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Weekly Market Update

This MSD Weekly Market Update reflects information for the week ending January 26, 2024.

Economist Views

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The Federal Open Market Committee (FOMC) meeting will be the main event this week. Policymakers are expected to leave the rate target range unaltered at 5¼% to 5½%. The post-meeting communiqué likely will repeat that recent indicators suggest that economic activity has slowed from its strong Q3 pace and reiterate that job gains have moderated since earlier in the year but remain strong and that the unemployment rate has remained low. Acknowledging ongoing progress, policymakers probably will note once again that inflation has eased over the past year yet remains elevated. Echoing the statement issued after their mid-December gathering, policymakers likely will remark that the banking system is sound and resilient, although tighter financial and credit conditions for households and businesses may weigh on future economic activity, hiring, and inflation. Also likely to be repeated is that in assessing the appropriate stance of monetary policy, the FOMC will continue to monitor the implications of incoming data for the outlook and would be prepared to adjust as appropriate if risks emerge that could impede the attainment of its goals. The FOMC’s assessments will consider a range of information, including readings on the labor market, inflation pressures and inflation expectations, and financial and international dynamics. The FOMC will continue reducing its holdings of UST, agency debt, and agency MBS. To date, runoffs of maturing securities have pared the SOMA to $7.19trn from the $8.5trn peak reached in July 2022.

S&P CoreLogic Case-Shiller (SPCLCS) 20-City Home Price Index: Home prices probably edged .56% higher in November across the twenty major metropolitan areas canvassed by SPCLCS, boosting the cumulative rise since January to 6.7%. That gain, if realized, would propel the 12-month growth rate of the SPCLCS barometer to 6% from 4.9% in October.

Conference Board Consumer Confidence: The upbeat canvass from the University of Michigan suggests that this gauge soared to a 2½-year high of 119.5 in January from 110.7 in the prior month.

JOLTS Job Openings: A reported dip in online help-wanted postings suggests that nationwide job openings declined by 40K to 8.75mn – the fewest vacant positions since the 8.4mn posted in March 2021. At an estimated 2.48mn, the excess of vacant positions nationwide would represent 1.4 jobs per unemployed person.

Construction Spending: Expected to have risen by .6% in December, thereby boosting the cumulative increase over the course of last year to 12%, besting the 4.9% gain recorded in 2022.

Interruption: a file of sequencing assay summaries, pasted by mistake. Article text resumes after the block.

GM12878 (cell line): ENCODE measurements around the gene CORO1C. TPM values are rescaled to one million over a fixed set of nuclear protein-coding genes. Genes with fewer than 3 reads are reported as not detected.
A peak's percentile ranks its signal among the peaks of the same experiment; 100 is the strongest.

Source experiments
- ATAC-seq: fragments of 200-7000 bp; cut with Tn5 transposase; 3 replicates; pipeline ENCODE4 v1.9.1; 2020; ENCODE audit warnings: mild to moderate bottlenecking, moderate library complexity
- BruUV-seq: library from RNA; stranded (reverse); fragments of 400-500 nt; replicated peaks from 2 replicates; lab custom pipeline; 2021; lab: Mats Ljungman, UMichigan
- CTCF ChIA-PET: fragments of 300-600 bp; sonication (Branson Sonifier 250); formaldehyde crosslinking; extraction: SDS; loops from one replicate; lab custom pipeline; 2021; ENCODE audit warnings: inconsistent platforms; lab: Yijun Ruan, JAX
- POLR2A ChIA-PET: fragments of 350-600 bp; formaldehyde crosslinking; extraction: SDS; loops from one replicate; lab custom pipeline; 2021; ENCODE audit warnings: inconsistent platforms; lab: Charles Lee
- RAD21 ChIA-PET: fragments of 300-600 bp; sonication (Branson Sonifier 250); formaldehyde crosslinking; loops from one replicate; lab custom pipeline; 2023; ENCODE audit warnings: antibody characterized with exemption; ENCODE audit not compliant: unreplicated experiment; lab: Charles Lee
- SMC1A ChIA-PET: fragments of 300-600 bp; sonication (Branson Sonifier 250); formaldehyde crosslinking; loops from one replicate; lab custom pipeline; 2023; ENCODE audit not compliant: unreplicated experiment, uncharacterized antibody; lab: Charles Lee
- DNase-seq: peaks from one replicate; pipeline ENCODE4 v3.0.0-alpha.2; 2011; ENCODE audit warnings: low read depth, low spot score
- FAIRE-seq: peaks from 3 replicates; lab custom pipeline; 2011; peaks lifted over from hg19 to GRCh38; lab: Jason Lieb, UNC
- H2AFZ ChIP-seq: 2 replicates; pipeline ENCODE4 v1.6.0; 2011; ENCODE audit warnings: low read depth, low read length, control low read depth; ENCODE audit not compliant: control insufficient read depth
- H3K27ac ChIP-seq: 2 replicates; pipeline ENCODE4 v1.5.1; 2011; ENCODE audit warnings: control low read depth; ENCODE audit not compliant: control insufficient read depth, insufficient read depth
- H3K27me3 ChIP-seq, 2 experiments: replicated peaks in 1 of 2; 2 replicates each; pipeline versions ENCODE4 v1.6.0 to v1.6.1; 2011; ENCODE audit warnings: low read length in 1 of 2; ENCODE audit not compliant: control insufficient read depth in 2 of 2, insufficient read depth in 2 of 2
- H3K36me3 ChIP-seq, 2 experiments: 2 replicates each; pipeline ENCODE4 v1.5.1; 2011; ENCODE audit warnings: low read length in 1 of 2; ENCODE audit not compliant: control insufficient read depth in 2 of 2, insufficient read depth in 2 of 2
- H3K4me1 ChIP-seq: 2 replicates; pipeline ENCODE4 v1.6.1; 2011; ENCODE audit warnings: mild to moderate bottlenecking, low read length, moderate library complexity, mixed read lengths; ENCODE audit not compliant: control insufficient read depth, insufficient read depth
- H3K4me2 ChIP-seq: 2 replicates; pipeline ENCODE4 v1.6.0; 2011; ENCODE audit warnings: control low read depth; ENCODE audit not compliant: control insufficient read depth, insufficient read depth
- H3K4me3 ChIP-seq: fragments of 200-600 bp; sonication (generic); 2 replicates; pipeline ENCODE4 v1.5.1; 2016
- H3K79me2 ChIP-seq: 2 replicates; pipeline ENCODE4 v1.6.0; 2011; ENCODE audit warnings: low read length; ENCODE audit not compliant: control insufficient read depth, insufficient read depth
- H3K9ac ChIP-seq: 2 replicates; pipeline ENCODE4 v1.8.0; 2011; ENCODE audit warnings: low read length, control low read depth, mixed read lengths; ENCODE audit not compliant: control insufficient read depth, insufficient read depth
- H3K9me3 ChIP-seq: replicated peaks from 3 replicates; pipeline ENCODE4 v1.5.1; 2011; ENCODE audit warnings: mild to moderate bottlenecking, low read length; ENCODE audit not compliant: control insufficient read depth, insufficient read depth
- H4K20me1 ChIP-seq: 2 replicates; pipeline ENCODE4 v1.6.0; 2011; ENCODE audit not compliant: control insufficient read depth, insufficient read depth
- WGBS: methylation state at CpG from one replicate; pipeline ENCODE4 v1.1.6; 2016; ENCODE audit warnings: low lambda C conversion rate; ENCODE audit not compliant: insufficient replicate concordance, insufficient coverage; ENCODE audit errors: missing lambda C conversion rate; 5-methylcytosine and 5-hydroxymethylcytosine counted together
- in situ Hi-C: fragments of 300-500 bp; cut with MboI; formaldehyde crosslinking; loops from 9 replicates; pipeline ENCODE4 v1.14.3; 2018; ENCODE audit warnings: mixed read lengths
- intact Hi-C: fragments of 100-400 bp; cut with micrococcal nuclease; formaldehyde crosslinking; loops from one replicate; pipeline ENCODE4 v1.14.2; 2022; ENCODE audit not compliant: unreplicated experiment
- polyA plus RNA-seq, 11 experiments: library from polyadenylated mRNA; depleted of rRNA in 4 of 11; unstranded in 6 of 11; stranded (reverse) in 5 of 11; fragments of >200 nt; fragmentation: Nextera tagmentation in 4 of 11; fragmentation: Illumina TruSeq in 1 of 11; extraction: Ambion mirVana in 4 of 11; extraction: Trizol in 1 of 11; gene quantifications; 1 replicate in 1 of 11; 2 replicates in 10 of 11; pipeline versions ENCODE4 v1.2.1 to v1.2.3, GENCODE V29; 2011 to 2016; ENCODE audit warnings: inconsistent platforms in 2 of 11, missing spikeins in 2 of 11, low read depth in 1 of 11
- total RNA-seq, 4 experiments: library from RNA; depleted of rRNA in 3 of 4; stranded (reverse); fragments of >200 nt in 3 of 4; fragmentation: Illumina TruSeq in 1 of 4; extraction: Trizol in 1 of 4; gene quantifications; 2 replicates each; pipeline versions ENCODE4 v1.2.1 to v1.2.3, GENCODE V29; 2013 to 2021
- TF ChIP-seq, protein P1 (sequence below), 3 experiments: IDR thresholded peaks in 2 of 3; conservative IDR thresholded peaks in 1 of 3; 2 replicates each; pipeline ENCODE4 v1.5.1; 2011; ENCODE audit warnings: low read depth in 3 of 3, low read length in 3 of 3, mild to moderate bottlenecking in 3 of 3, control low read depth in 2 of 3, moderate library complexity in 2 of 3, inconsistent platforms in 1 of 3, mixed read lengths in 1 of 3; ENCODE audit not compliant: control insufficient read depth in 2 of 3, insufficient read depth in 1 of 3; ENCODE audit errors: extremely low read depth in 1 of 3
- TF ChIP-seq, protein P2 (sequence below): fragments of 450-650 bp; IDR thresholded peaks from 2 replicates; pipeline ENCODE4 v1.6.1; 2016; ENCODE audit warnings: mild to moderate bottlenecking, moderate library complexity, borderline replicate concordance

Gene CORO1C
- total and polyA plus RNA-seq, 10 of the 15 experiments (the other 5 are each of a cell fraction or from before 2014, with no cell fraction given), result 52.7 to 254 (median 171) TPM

ISM Manufacturing Index: The manufacturing downturn likely marked its 16th month in January, with the ISM’s Purchasing Managers Index remaining near the 47.2% reading recorded in December.

Unit Motor Vehicle Sales: Expected to clock in at a seasonally adjusted annual rate of 15.65mn in January, down from 15.83mn in December but a touch above Q4’s 15.55mn pace.

Employment Situation Report: Labor market conditions probably remained tight at the beginning of 2024. Nonagricultural businesses likely added 225K net new workers in January, marginally eclipsing the 216K gain witnessed in December. Weekly jobless claims reports and consumer-sentiment soundings hint that the civilian unemployment rate may have dipped to a six-month low of 3.6% from 3.7% in the preceding month. With the establishment survey period terminating before the 15th of the month, average hourly earnings probably edged just .2% higher during the reference period after the surprisingly large .4% prior-month gain. If realized, that result would place nominal compensation 4% above the $33.02 per hour received at the beginning of 2023. The January report will include annual benchmark revisions of the establishment survey series on payrolls, earnings, and hours. Seasonally adjusted data from January 2019 forward will be subject to alteration.

Federal Reserve Appearances:

Jan. 31  Federal Open Market Committee monetary policy decision.

Jan. 31  Federal Reserve Chair Powell to hold post-FOMC meeting press conference.

Key Market Trends

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CHART 1 UPPER LEFT
Source: Bloomberg; Bureau of Economic Analysis (BEA); FHLB-NY. The BEA reported that real GDP expanded at an annual rate of 3.3% during Q4 2023. While down from the breakneck 4.9% annualized clip witnessed during the summer, the advance estimate eclipsed all available forecasts by a wide margin and marked the sixth consecutive quarter of above-trend – i.e., greater than 1.8% — growth. All segments of the economy made positive contributions. Excluding inventory building over the October-December span, real final sales grew by 3.2% annualized, almost matching the prior quarter’s 3.6% pace. Further reversing the signs on exports and imports, real final sales to domestic purchasers, i.e., real domestic demand, rose by 2.7% annualized, following a 3.5% increase in Q3. Inflation soundings were positive. The overall GDP price index rose by just 1.5% in Q4, less than half the 3.3% increase recorded in Q3 and well below the 2.2% anticipated by the consensus. Looking ahead, available projections anticipate a marked deceleration in real GDP growth during the first half of this year, with a gradual return to trend by the winter of 2025.